There is certainly nothing spectacular about John "Blank" Morris, but he serves as a good replacement for Tom Herr in the Cardinals' 3-spot, or Curt Ford in the 7-spot. Don't be fooled by Morris' 3 home runs; he has some pop in his bat. His 807 power rating is higher than everyone in the Cardinals lineup but Jim Lindeman and Jack Clark. That isn't saying much though.
- Left-handed hitter
- .261 Batting Average
- 3 Home Runs
- 807 Power Rating
- 31 Contact Rating
- 126 Speed Rating
John Daniel Morris was born on February 23, 1961 in North Bellmore, New York. He played high school baseball for the Mempham Pirates. He graduated in 1979, and went on to play for the Seton Hall Pirates. During his collegiate career, he batted .418 (2nd in school history) and hit 28 home runs (3rd in school history). In 1982, Morris was a first-team selection to both the ABCA and Baseball America All-American Teams. He was also a second-team selection to the Academic All-American Team. In 1989, Morris was inducted into the Seton Hall Athletic Hall of Fame.
After his Junior year at Seton Hall, Morris was drafted by the Kansas City Royals in the 1st round (10th overall pick) of the 1982 draft. He played for the Fort Myers Royals (single-A Florida State League) during the 1982 season, and was promoted to the Jacksonville Suns (double-A Southern League) in 1983. After hitting 23 home runs with 92 RBI in Jacksonville, Morris moved up to triple-AAA Omaha in 1984. In the first week of July, Morris was named American Association Player of the Week after going 15 for 30 and extending his hitting streak to 13 games. He started the following year with Omaha, but finished the year with the Louisville Redbirds. The Royals had traded Morris to the Cardinals for Lonnie Smith. Morris started the 1986 season with Louisville, but was called up to St. Louis after 60 games.
Morris made his Major League debut on August 5, 1986, starting in right field against the Phillies. In the second inning, Mike Schmidt hit a flyball to right field. Morris lost it in the lights, and Schmidt was credited with a double. It was Morris’ first defensive play as a Major Leaguer. Morris fouled-out to right field the next inning in his first Major League at-bat, and finished the game 0 for 2 with 2 walks (1 intentional walk).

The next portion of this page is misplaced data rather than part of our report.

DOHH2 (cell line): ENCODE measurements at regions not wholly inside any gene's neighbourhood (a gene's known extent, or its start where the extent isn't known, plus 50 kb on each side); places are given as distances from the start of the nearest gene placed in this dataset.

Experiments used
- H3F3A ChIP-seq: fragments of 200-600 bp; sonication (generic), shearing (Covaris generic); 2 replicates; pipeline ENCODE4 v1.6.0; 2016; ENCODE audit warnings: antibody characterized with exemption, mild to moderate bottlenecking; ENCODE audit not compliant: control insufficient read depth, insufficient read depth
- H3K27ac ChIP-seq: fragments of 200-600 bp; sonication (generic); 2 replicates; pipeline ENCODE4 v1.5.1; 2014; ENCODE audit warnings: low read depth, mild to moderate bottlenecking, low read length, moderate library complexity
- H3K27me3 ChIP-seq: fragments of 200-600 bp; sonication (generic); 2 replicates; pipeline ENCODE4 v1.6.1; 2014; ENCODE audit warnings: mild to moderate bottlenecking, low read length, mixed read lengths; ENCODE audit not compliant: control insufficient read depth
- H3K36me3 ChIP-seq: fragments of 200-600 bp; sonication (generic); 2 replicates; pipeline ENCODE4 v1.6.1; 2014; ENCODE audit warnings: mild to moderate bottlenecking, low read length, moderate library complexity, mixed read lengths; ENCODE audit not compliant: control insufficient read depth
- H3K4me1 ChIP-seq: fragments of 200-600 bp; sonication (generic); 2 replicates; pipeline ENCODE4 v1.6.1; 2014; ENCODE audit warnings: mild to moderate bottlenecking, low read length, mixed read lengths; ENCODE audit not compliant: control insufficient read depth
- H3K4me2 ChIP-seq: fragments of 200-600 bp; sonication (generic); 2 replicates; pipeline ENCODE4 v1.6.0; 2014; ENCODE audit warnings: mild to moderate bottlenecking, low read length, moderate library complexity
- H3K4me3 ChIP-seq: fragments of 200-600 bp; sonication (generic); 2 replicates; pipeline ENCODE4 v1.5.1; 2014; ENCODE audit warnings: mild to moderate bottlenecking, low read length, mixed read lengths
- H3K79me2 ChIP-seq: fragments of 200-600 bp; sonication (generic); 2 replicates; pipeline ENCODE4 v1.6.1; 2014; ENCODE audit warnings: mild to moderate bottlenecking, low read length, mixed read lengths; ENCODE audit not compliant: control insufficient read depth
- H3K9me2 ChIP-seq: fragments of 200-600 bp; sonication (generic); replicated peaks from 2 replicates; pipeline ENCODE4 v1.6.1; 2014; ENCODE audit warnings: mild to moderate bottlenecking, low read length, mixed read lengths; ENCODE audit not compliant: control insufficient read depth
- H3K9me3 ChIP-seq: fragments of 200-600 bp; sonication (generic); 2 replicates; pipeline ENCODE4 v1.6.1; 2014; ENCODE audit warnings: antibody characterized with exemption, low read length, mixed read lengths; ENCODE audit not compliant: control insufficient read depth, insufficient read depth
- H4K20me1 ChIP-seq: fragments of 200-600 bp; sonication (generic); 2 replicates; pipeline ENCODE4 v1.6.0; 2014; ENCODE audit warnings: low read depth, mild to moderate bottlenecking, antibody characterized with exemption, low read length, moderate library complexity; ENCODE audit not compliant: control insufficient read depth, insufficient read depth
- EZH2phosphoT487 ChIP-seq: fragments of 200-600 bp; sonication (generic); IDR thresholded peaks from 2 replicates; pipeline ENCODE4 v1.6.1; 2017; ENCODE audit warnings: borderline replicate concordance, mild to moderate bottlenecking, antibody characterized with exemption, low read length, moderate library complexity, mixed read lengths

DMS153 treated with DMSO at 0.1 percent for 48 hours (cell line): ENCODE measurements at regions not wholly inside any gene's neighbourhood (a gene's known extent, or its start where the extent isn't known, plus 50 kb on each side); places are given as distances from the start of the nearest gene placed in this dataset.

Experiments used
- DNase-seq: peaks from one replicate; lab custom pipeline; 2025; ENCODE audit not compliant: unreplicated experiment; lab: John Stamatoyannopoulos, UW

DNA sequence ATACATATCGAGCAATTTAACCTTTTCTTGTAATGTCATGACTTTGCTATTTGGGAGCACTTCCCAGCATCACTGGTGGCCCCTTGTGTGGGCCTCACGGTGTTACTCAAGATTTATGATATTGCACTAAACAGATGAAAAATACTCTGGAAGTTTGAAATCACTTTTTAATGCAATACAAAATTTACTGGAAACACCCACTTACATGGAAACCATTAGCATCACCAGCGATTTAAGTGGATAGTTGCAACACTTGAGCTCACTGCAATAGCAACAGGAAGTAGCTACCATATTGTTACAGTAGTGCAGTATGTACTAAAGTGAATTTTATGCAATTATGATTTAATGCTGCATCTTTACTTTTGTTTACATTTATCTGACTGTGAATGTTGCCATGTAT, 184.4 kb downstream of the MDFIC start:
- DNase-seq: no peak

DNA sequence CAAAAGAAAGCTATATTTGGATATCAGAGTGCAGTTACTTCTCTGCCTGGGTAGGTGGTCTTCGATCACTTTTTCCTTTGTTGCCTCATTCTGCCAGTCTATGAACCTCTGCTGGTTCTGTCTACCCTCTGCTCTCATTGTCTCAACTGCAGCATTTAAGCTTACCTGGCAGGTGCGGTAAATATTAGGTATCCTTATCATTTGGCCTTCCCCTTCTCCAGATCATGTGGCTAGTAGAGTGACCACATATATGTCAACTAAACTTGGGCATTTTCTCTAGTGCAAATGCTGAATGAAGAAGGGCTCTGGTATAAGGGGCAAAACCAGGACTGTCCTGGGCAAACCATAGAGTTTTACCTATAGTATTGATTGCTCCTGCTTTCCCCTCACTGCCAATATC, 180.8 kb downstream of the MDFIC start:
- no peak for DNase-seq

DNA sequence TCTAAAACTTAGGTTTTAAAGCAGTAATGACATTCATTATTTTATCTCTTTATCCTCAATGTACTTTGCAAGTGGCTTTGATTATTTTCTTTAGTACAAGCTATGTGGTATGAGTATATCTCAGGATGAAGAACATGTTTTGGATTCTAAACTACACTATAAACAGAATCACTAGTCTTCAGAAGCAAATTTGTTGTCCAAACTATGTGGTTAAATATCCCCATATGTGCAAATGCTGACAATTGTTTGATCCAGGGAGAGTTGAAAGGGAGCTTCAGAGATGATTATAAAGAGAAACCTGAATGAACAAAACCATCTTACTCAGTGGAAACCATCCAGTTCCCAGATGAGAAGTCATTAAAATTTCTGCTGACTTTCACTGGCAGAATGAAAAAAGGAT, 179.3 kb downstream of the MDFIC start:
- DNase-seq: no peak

Morris was given the next day off, but started in right field on August 7th. He led off the 2nd inning with his first Major League hit; a single to right field. He then stole second and third base, but was stranded by the rest of the lineup.
On September 24, Morris hit his first Major League home run. Starting the game in left field, Morris led off the second inning with a solo shot off Kevin Gross. The home run gave St. Louis a 2-0 lead and was technically the game-winning run in the 7-1 win.
After the 1986 season, Morris returned to Louisville. He would start both the 1987 and 1988 seasons with Louisville before getting called-up by St. Louis. He played in the 1987 World Series, going 0 for 2 and fouling-out to end Game 6. He stayed in St. Louis for the 1989 and 1990 seasons, but was not used as an everyday player. His primary role was pinch-hitting for pitchers late in the game, and in 1990 he had as many at-bats as games played (18). It was a trend that lasted his whole career. In 402 games, he managed 614 at-bats, or 1.53 at-bats per game. He only hit 8 home runs during his career, but 4 came in his first at-bat after being substituted into a game.
When he was granted free agency after the 1990 season, the Phillies picked him up for a year, but they let him go after the season. In 1992, Morris signed with the Angels for a season, and spent part of the season with their minor league team in Edmonton. Like the Phillies had done the year before, the Angels let him go after one season. On August 5, 1992, Morris played his last Major League baseball game; six years to the day after making his debut. He would sign with the Pirates the following year, but never played an inning for them.
Morris went back to school and earned a Bachelor of Science in Political Science from Seton Hall. He remained active after his playing career ended. He spent 5 years in Japan as a business trainer for a health service provider. Morris is also the author of several short stories, including stories in Chicken Soup for the Soul. His first book is an autobiographical collection called [http://www.amazon.com/exec/obidos/tg/detail/-/1888698209/qid=1121630708/sr=1-1/ref=sr_1_1/103-3272926-1591044?v=glance